Friday, June 19, 2009

Top Dividend Stocks - Best Sectors in 2009

Standard & Poors recently reported that the “percentage of dividend income as personal income has steadily increased from 2.8% in 1988 to 6.7% in 2007”, a plus-200% gain. During this same period, interest income has shrunk from 15.03% of personal income to 10.41% in 2007. Personal dividend income will continue to increase in importance, generating even greater demand for income-producing stocks in the coming years, fueled by the increased numbers of investors owning equities, and by the coming surge in boomer retirees.

Unfortunately for us dividend yield seekers, our hunt for dividend income has become harder than ever in 2009, as record numbers of companies eliminate or drastically reduce their payouts in order to conserve cash, and sectors we once depended upon for income have imploded. Just when the retiring boomers need dividend income more than ever, the dynamics of this game have changed drastically, taking away some of the key players.

The financial sector used to account for more than 30% of the dividend payouts on the S&P, but now account for only 9.6%. All told, financials account for 31 of the 51 reductions and suspensions this year, and not one financial company remains in the S&P list of the top 25 dividend payers in 2009.

In fact, the ranks of dividend paying stocks have thinned out so dramatically that the top 28 dividend-paying stocks account for more than half of the dividends paid out in 2009.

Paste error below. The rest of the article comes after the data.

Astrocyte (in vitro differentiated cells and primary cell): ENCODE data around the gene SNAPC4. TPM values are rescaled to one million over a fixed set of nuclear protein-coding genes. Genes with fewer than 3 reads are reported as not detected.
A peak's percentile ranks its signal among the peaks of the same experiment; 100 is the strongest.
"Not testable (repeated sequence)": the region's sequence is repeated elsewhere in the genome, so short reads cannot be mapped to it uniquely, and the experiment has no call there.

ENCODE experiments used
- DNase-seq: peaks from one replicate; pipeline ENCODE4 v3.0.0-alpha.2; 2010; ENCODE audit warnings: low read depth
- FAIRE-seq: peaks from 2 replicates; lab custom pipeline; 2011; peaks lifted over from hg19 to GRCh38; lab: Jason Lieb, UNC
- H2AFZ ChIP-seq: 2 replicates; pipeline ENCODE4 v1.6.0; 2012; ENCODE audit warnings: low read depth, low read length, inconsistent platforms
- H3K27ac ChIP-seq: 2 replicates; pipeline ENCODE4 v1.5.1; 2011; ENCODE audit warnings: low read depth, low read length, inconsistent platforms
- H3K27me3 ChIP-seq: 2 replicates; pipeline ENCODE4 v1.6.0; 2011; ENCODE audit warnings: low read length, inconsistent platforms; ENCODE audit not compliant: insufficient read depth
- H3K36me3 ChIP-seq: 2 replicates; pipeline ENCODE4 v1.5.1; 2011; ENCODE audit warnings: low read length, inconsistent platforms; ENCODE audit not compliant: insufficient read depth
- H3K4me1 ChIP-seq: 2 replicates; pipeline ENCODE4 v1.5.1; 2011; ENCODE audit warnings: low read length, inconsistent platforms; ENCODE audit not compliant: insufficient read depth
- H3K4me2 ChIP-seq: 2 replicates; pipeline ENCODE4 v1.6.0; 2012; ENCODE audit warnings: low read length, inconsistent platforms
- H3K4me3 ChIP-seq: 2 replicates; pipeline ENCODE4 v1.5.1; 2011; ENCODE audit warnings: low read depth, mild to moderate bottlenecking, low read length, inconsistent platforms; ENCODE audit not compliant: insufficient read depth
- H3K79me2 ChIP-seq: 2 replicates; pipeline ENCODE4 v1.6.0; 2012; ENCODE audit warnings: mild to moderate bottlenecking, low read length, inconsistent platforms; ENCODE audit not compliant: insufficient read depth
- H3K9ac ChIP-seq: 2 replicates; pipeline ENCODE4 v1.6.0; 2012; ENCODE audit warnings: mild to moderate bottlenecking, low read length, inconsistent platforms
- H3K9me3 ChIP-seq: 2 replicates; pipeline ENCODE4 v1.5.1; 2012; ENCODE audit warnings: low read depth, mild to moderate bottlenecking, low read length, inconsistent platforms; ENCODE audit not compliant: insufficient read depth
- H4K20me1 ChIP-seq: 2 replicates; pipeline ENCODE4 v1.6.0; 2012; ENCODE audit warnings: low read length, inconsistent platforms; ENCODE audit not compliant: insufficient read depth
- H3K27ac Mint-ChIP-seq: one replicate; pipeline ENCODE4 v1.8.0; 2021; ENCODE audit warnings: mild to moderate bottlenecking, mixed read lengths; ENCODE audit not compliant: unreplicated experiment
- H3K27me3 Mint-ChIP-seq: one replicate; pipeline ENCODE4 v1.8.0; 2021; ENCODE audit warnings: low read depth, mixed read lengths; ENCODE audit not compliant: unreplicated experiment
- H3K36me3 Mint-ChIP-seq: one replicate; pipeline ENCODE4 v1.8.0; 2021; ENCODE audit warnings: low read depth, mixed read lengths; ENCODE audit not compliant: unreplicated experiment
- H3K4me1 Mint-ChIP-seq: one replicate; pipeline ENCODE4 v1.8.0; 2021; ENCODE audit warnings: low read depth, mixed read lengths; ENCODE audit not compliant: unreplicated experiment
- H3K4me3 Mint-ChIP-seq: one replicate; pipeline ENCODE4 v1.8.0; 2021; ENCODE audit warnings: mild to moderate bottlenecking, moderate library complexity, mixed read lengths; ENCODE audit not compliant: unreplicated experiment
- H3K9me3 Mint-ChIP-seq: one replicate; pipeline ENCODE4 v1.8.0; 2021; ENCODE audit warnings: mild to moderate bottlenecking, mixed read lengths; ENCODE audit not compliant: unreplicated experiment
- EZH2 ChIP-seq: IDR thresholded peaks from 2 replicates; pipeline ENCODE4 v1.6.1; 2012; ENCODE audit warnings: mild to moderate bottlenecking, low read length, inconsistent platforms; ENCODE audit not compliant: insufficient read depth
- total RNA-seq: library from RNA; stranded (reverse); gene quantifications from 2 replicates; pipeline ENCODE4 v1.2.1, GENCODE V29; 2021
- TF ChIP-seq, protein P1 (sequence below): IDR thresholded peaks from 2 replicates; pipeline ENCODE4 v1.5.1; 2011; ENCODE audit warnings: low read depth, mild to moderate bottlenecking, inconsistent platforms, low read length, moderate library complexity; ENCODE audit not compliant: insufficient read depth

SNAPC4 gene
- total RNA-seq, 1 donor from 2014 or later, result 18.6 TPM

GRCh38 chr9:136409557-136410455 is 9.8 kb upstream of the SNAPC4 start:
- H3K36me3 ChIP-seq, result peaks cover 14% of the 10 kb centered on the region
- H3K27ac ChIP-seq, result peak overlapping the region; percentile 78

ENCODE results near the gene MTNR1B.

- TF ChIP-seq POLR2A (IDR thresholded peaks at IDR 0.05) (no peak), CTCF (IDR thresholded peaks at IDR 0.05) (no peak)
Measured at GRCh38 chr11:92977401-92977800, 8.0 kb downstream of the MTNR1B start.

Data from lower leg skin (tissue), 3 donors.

Here's a list of the top 5 dividend paying stocks for 2009, ranked by total cash payouts? It turns out that 3 of them are energy companies, 1 is a telecom, and 1 is a conglomerate:

1. Royal Dutch Shell (RDS-A, RDS-B) – Pays out $9.8 billion/ year and currently yields 6.77%.

2. AT&T (T) - Is sporting a current dividend yield of 6.44%. Its $1.64/share annual dividend equals $9.6 billion per year that shareholders receive.

3. General Electric (GE) –Even though GE cut its 3rd and 4th quarter dividend payouts from $.31 to $.10/share, it will still pay out $8.6 billion in 2009. GE’s $.82/share annual payout currently equals a 5.87% yield. GE’s shares have risen over 100% during the current rally.

4. Exxon Mobil (XOM) pays out $8.1 billion a year. The annual dividend rate for this company is $1.60 a share, for a 2.43% current yield.

5. Chevron Corp. (CVX), has an annual dividend/share of $2.60, which equals a total annual payout of $5.3 billion. The stock’s dividend yield is 3.82% at the current price.

Two themes, among many, that define these companies are their industry domination and their steady histories of paying dividends. Obviously, GE has had its problems with its lending arm during the downturn, so you'd have to decide if you think their mix of businesses can ride out these problems.

The 3 oil companies might cause some investors to debate whether oil is headed down further or back up, when the economy turns around. Judging by the way oil prices have moved up this week as "less than bad" economic news continues to come in, investors seem to be betting that oil will be going back up when things turn around.

So, what if you want the yields on some of these dividend stocks, but you're afraid of another market pullback, or, you think the prices are too high?

There are 2 ways you can attack these problems, both of which I'll discuss in Part 2 of this series.

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